How Hormones Fluctuate During the Menstrual Cycle

Before diving into the details of hormonal impacts on ADHD, it helps to understand how hormone levels change over the course of someone’s menstrual cycle. It starts with puberty, which usually occurs between the ages of 9 and 13. This is when estrogen and progesterone hormones rise significantly.

Once a young woman starts menstruating, those same hormones fluctuate every month. Menstrual cycles last for around 28-35 days, and there are two phases that occur during each cycle. For the first half of the cycle, when the ovary is in the follicular phase, estrogen levels rise and progesterone levels are low. During the second half of the menstrual cycle, progesterone levels go up and estrogen goes down. When the progesterone drops, you have a period.


Changing hormones have noticeable effects on most women. They can affect everything from mood and energy to sleep quality and sex drive. The way these symptoms fluctuate throughout the month is directly tied to the changes in estrogen and progesterone levels.

Estrogen and ADHD: The Ripple Effect

As hormones fluctuate during the menstrual cycle, some individuals may notice a change in their ADHD. Estrogen can have a positive effect on cognitive function, with some research suggesting that rising estrogen levels may actually improve attention and executive thinking skills. Estrogen also can affect dopamine, serotonin, and norepinephrine in ways that may make ADHD symptoms temporarily improve during the earlier phases of the menstrual cycle. However, when estrogen levels start dropping, ADHD symptoms may worsen.

Hormonal ups and downs can present some challenges when it comes to managing ADHD symptoms effectively. While ADHD may seem much easier to manage during certain weeks, things can change quickly as a woman’s period approaches. Plus, hormones can impact certain ADHD treatments. Some research suggests that rising progesterone in the second half of a menstrual cycle not only hinders the beneficial effects of estrogen, but may also reduce the effectiveness of stimulant medications. This can make women struggle with more severe   ADHD symptoms, such as:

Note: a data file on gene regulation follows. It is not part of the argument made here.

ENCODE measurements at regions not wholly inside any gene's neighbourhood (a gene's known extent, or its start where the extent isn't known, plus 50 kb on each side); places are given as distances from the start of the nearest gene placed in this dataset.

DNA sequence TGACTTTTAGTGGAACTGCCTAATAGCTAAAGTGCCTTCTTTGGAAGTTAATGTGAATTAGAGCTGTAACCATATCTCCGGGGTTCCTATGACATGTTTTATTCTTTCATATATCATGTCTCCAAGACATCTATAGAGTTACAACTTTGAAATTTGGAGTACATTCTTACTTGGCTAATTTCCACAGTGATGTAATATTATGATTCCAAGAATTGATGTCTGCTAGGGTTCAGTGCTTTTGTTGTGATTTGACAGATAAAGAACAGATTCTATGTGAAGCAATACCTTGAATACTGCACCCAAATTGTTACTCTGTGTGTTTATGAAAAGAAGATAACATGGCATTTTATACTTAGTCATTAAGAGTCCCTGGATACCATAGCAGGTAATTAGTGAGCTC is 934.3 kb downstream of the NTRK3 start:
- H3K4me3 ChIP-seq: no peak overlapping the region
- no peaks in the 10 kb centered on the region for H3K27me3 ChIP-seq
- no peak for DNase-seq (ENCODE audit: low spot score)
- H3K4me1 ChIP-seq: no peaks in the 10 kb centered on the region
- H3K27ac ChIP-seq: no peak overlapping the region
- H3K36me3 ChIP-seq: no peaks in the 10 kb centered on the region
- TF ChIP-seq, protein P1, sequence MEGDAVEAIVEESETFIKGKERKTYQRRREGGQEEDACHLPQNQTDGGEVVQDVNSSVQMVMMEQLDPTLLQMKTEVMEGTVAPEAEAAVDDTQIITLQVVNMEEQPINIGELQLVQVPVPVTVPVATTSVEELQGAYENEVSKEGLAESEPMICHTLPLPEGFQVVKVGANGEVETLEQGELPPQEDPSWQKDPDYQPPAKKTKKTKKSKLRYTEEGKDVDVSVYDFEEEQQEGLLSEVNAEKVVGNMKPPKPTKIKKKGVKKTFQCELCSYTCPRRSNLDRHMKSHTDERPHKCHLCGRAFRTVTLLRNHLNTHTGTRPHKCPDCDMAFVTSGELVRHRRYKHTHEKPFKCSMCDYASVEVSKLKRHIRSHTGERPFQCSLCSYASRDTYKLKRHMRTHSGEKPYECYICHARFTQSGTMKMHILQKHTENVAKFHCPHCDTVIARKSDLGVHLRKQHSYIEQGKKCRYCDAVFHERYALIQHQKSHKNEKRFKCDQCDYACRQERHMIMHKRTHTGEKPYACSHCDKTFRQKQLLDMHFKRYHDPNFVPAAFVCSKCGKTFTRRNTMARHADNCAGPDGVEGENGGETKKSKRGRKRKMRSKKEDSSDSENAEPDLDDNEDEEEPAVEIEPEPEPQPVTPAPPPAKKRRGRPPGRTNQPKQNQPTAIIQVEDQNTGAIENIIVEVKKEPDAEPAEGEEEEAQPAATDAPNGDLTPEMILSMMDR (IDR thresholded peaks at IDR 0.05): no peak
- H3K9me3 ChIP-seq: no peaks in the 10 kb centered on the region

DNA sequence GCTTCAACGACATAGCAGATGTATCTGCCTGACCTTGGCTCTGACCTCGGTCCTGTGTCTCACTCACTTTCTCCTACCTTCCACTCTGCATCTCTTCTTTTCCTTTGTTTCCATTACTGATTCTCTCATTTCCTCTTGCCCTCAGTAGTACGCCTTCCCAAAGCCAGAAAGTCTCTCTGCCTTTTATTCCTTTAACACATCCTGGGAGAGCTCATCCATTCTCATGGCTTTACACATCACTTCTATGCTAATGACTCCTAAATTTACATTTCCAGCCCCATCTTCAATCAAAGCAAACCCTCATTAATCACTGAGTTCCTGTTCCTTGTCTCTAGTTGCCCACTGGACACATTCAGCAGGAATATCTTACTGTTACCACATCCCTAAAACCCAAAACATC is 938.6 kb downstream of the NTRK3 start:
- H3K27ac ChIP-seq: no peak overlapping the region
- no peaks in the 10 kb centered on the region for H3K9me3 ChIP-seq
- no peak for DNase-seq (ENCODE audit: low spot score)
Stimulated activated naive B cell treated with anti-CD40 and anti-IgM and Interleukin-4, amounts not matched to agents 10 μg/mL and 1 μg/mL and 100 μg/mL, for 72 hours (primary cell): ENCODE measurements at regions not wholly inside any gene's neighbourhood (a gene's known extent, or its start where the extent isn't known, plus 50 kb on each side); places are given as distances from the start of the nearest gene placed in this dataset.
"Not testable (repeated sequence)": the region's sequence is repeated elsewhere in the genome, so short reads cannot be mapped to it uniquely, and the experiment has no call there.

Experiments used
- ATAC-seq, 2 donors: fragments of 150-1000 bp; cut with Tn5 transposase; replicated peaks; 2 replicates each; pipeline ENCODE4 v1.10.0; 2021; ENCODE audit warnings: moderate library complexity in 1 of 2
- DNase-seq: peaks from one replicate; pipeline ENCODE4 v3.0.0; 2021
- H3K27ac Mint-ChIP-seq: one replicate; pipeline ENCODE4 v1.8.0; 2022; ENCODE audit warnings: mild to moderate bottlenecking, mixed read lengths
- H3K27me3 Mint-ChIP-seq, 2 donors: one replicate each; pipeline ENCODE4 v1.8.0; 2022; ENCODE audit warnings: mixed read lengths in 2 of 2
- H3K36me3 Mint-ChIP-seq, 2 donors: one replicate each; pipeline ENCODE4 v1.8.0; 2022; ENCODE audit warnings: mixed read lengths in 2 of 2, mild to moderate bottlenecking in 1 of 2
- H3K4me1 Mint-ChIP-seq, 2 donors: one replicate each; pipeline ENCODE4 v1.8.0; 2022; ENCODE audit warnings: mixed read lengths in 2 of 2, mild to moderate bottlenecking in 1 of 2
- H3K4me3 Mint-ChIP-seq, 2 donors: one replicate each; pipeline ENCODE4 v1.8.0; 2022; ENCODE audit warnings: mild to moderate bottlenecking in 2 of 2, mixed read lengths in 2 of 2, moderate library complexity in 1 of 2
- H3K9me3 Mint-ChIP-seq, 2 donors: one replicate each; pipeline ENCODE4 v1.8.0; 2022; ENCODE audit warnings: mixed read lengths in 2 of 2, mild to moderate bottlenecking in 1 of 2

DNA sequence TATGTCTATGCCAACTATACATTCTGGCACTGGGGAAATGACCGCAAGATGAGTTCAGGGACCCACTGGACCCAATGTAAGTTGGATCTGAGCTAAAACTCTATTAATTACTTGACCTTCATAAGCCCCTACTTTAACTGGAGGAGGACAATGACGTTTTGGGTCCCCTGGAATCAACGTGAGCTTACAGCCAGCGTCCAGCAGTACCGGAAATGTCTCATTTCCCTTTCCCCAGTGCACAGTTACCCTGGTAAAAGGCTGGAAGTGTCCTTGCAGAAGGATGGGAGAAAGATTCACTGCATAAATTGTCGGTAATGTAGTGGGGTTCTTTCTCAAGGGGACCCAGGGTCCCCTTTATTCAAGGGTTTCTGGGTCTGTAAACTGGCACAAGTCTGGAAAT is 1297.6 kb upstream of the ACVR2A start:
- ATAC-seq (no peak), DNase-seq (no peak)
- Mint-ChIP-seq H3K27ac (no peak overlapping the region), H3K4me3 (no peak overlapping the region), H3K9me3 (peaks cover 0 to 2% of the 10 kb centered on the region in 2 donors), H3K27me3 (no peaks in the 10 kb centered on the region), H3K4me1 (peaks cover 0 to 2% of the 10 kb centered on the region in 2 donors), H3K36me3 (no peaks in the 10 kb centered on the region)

• Inattention
  • Forgetfulness
  • Disorganization
  • Difficulty concentrating
  • Mood swings
  • Anxiety
  • Sleep problems

What About Menopause and ADHD?

Around age 40, women can start to experience perimenopause and begin having irregular menstrual cycles. Estrogen levels start declining during this phase, which can last up to a decade. When she hasn’t had a period for a full year, a woman has reached menopause, and her estrogen levels are significantly lower than before. The hormone fluctuations  during perimenopause can cause havoc for any woman but even more so with ADHD.

Menopausal estrogen loss  can lead to lower levels of dopamine and serotonin in the brain. That, in turn, often can lead to negative impacts on mood, memory, cognitive function, and energy levels. Women going through menopause often have symptoms like brain fog and difficulty focusing. Unfortunately, these types of symptoms can be worse for someone with ADHD.

However, there’s a silver lining: Because hormones are no longer cycling monthly, ADHD management is often simplified. Once menopause occurs, the ups and downs of the menstrual cycle are no longer a concern, so ADHD symptoms don’t fluctuate as dramatically as they did prior to menopause.

How to Manage ADHD When Hormones Change

If you’re a woman with ADHD, it’s almost inevitable that hormonal changes will impact your ADHD symptoms. Fortunately, there are steps you can take to help manage your ADHD  effectively even as those fluctuations occur, both during individual menstrual cycles and as you go through menopause. Here are a few options to consider:

  • Wellness habits: Managing stress, getting enough sleep, exercising regularly, and practicing other healthy lifestyle habits can help minimize the negative impacts of ADHD throughout your cycle.
  • Symptom tracking: Keep a log of your symptoms throughout your menstrual cycle and notice when your ADHD behaviors seem to spike. Knowing when to anticipate a worsening of your ADHD symptoms can help you be more prepared to manage them when they occur.
  • Hormone therapy: For those with ovaries aged 14-52, you can make #periodsOptional and have a stable hormone level using the birth control pill or rings. See the TEDx talk by Dr. Sophia Yen here.The changes in estrogen levels during perimenopause and menopause may be eased by hormone therapy, such as birth control pills as hormone treatment for perimenopausal women and estrogen patches for menopausal women. Stable hormone levels can also cause ADHD symptoms to be less severe.